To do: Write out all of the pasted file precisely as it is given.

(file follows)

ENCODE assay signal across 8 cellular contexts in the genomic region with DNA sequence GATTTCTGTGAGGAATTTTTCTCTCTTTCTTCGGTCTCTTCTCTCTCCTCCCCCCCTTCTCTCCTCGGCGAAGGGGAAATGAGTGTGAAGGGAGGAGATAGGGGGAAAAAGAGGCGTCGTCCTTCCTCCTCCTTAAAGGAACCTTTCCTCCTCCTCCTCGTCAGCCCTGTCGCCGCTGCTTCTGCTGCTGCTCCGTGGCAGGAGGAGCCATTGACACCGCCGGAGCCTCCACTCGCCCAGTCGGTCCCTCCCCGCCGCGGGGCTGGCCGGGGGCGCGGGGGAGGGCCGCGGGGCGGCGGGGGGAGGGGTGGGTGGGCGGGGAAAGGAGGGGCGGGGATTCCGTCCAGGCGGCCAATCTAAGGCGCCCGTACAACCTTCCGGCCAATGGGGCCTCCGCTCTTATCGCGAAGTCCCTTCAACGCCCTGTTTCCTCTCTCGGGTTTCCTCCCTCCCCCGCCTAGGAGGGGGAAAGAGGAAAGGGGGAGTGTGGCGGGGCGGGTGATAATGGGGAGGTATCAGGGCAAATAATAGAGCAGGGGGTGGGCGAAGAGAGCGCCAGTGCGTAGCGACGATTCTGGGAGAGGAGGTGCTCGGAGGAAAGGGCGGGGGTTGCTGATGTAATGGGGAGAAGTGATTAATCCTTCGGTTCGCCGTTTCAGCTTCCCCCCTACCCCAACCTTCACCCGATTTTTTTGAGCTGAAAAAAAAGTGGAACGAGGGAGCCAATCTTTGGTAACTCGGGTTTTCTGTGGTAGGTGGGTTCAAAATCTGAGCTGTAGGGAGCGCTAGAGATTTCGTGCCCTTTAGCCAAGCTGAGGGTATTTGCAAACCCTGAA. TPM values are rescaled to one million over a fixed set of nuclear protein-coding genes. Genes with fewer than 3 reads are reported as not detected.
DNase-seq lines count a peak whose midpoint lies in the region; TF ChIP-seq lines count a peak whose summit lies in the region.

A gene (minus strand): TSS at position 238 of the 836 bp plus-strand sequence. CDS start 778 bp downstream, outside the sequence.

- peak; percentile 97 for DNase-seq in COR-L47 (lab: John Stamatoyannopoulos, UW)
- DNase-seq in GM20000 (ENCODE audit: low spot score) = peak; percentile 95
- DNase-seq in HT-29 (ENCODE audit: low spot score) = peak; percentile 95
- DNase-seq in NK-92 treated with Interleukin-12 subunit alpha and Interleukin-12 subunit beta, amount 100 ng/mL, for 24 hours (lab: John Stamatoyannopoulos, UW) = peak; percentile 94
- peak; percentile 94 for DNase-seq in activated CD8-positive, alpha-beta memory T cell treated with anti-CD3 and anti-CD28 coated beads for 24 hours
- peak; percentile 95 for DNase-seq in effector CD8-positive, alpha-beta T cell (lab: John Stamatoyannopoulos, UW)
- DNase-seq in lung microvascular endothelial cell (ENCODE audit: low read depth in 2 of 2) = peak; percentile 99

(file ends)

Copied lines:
ENCODE assay signal across 8 cellular contexts in the genomic region with DNA sequence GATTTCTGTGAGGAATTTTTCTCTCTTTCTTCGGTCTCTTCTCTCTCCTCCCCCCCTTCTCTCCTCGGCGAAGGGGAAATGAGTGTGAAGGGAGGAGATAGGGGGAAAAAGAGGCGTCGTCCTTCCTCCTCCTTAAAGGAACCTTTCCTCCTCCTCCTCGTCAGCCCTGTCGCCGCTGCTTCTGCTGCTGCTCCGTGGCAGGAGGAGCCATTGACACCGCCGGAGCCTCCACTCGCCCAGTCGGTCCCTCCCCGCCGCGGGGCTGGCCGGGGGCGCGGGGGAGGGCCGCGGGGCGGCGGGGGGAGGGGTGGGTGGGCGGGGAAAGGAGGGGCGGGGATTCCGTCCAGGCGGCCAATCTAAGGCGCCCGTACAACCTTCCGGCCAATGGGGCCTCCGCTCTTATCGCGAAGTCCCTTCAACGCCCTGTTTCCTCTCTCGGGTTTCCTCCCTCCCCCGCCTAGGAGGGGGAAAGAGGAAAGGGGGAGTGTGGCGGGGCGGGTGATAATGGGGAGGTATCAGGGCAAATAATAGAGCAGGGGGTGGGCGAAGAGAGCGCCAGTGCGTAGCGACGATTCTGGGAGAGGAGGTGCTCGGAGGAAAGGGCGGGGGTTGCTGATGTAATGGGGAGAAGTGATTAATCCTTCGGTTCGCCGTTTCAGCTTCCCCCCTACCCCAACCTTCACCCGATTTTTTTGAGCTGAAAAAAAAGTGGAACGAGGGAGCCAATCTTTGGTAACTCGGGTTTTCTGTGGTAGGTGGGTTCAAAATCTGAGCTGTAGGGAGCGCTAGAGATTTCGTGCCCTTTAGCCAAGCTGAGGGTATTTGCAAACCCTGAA. TPM values are rescaled to one million over a fixed set of nuclear protein-coding genes. Genes with fewer than 3 reads are reported as not detected.
DNase-seq lines count a peak whose midpoint lies in the region; TF ChIP-seq lines count a peak whose summit lies in the region.

A gene (minus strand): TSS at position 238 of the 836 bp plus-strand sequence. CDS start 778 bp downstream, outside the sequence.

- peak; percentile 97 for DNase-seq in COR-L47 (lab: John Stamatoyannopoulos, UW)
- DNase-seq in GM20000 (ENCODE audit: low spot score) = peak; percentile 95
- DNase-seq in HT-29 (ENCODE audit: low spot score) = peak; percentile 95
- DNase-seq in NK-92 treated with Interleukin-12 subunit alpha and Interleukin-12 subunit beta, amount 100 ng/mL, for 24 hours (lab: John Stamatoyannopoulos, UW) = peak; percentile 94
- peak; percentile 94 for DNase-seq in activated CD8-positive, alpha-beta memory T cell treated with anti-CD3 and anti-CD28 coated beads for 24 hours
- peak; percentile 95 for DNase-seq in effector CD8-positive, alpha-beta T cell (lab: John Stamatoyannopoulos, UW)
- DNase-seq in lung microvascular endothelial cell (ENCODE audit: low read depth in 2 of 2) = peak; percentile 99